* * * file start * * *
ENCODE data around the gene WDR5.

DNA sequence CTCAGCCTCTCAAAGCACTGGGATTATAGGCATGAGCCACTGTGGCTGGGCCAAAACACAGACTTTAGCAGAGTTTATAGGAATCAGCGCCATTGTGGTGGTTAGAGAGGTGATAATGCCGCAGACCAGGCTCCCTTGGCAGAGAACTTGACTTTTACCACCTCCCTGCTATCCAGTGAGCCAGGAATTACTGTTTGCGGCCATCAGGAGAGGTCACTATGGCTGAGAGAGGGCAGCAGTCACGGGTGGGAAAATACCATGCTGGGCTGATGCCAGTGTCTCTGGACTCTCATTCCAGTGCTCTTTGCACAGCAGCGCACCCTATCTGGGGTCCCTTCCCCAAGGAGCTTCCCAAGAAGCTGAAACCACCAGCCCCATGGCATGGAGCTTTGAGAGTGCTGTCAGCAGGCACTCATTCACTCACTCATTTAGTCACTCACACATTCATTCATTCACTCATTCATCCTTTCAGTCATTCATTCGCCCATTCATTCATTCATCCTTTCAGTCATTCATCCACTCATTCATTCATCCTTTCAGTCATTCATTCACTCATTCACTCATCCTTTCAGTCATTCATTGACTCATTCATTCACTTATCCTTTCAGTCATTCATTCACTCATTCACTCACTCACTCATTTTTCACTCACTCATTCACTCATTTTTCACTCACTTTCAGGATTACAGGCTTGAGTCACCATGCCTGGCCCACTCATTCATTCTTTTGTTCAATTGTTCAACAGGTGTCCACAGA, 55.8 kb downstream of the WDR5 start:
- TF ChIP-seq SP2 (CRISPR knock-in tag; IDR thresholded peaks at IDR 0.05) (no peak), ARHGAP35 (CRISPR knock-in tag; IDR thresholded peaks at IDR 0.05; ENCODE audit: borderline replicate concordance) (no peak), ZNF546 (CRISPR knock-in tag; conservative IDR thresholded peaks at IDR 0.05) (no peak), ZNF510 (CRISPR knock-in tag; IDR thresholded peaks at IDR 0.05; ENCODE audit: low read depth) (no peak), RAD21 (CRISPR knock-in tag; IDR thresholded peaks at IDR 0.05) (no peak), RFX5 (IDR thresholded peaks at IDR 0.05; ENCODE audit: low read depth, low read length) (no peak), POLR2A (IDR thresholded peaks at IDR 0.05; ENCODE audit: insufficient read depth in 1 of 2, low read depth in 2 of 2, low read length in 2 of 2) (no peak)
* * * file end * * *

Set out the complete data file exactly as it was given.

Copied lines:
ENCODE data around the gene WDR5.

DNA sequence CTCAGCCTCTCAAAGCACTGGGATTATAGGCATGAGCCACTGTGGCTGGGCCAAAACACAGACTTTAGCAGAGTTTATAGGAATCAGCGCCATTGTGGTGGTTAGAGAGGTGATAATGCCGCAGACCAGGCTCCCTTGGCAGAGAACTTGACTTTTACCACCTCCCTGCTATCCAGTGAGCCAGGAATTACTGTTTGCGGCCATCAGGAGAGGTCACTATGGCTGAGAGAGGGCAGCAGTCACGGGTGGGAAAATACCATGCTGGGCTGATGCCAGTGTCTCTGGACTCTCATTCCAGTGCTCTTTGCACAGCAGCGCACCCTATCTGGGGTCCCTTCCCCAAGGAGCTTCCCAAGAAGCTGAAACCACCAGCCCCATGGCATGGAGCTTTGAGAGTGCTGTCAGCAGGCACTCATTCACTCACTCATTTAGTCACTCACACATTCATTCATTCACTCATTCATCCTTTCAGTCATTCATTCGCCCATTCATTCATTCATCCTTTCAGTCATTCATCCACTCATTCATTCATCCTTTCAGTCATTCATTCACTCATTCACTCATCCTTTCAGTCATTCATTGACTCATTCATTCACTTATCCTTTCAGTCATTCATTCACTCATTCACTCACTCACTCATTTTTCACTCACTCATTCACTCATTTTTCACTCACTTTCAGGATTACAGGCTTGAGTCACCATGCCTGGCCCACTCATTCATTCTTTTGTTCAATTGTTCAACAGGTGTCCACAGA, 55.8 kb downstream of the WDR5 start:
- TF ChIP-seq SP2 (CRISPR knock-in tag; IDR thresholded peaks at IDR 0.05) (no peak), ARHGAP35 (CRISPR knock-in tag; IDR thresholded peaks at IDR 0.05; ENCODE audit: borderline replicate concordance) (no peak), ZNF546 (CRISPR knock-in tag; conservative IDR thresholded peaks at IDR 0.05) (no peak), ZNF510 (CRISPR knock-in tag; IDR thresholded peaks at IDR 0.05; ENCODE audit: low read depth) (no peak), RAD21 (CRISPR knock-in tag; IDR thresholded peaks at IDR 0.05) (no peak), RFX5 (IDR thresholded peaks at IDR 0.05; ENCODE audit: low read depth, low read length) (no peak), POLR2A (IDR thresholded peaks at IDR 0.05; ENCODE audit: insufficient read depth in 1 of 2, low read depth in 2 of 2, low read length in 2 of 2) (no peak)